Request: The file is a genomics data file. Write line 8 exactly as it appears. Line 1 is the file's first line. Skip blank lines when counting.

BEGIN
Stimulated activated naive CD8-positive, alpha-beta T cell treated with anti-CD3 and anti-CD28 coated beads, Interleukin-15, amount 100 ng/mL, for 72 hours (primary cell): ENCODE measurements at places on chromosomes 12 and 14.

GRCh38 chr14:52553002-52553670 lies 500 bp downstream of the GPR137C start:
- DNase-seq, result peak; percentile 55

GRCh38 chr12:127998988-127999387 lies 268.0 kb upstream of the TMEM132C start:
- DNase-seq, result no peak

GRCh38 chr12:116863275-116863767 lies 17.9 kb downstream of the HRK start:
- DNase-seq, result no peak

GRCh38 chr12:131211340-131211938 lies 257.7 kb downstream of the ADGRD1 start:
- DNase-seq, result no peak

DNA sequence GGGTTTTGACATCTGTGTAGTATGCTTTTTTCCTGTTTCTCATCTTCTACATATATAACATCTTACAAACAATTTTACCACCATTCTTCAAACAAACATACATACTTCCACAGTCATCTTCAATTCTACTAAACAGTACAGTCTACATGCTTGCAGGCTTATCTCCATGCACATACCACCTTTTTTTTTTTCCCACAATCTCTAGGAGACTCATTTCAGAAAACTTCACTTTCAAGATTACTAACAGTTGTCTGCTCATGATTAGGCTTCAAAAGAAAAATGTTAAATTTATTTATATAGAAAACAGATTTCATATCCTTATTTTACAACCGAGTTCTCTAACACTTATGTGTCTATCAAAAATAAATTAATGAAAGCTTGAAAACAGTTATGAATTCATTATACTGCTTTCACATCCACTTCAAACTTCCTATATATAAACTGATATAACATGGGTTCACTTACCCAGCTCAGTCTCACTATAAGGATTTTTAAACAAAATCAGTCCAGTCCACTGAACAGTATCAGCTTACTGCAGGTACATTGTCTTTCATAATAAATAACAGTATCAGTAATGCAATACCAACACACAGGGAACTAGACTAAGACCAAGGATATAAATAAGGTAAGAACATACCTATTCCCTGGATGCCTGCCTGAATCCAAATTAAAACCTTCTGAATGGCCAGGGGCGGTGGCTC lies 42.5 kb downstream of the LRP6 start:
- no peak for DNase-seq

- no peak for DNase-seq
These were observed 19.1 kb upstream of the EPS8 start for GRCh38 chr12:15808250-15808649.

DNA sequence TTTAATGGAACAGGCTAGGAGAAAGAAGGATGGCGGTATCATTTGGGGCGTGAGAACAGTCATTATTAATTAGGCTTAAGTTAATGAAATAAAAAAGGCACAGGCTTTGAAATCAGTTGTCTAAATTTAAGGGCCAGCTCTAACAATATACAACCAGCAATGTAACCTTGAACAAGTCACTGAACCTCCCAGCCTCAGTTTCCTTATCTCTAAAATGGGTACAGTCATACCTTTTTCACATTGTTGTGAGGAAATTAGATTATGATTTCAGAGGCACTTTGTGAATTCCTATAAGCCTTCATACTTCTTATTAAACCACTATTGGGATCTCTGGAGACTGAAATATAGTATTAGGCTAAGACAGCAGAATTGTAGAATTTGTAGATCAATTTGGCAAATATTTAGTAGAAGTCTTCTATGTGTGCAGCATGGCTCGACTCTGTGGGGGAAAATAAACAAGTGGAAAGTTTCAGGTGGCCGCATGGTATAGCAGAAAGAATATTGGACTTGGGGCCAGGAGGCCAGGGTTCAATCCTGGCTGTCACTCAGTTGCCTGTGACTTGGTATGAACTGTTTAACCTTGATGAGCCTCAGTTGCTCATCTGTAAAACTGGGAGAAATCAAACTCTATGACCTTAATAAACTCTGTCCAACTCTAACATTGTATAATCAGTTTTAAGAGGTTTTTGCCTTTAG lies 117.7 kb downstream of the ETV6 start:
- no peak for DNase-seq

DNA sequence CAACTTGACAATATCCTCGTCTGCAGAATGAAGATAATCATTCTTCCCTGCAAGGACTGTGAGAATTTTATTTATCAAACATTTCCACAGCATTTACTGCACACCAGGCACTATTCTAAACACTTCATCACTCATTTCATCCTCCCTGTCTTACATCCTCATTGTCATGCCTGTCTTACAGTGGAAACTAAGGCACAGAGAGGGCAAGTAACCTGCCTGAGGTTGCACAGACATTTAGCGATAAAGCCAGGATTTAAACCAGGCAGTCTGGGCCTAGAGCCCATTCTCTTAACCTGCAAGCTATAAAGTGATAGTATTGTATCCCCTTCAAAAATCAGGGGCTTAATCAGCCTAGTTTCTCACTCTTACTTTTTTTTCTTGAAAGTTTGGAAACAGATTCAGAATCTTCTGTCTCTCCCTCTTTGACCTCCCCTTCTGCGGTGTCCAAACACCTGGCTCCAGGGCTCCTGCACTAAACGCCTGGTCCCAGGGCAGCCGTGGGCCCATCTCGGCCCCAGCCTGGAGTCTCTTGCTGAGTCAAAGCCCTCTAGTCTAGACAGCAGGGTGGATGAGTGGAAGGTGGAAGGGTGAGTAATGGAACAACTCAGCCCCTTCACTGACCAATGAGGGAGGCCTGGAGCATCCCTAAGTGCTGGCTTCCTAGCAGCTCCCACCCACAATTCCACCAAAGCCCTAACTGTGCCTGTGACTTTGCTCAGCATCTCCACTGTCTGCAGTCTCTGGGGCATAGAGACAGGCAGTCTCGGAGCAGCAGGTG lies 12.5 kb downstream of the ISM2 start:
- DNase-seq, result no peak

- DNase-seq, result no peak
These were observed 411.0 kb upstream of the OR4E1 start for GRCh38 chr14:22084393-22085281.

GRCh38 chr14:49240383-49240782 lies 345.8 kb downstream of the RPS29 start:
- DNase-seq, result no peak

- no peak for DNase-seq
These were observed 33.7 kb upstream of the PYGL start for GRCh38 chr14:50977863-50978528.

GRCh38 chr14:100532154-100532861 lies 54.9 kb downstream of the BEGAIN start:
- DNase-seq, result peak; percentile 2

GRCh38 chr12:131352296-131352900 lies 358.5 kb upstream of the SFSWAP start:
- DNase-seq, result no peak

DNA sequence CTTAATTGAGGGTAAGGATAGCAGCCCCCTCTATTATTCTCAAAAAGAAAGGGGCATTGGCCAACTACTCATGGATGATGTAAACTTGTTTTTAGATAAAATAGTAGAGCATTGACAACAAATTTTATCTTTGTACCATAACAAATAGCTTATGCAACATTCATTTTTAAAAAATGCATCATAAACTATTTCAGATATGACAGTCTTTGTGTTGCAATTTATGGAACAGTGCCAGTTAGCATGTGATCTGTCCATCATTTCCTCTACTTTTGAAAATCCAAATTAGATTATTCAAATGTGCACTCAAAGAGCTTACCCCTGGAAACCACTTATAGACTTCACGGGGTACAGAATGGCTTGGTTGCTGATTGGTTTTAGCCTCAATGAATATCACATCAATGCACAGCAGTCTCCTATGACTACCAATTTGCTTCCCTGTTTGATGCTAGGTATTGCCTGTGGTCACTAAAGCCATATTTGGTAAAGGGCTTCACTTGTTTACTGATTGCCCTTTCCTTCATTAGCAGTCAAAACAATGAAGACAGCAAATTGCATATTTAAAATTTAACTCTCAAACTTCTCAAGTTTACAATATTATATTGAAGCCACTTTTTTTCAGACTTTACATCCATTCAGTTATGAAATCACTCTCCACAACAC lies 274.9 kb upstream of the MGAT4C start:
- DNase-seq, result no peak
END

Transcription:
GRCh38 chr12:131211340-131211938 lies 257.7 kb downstream of the ADGRD1 start: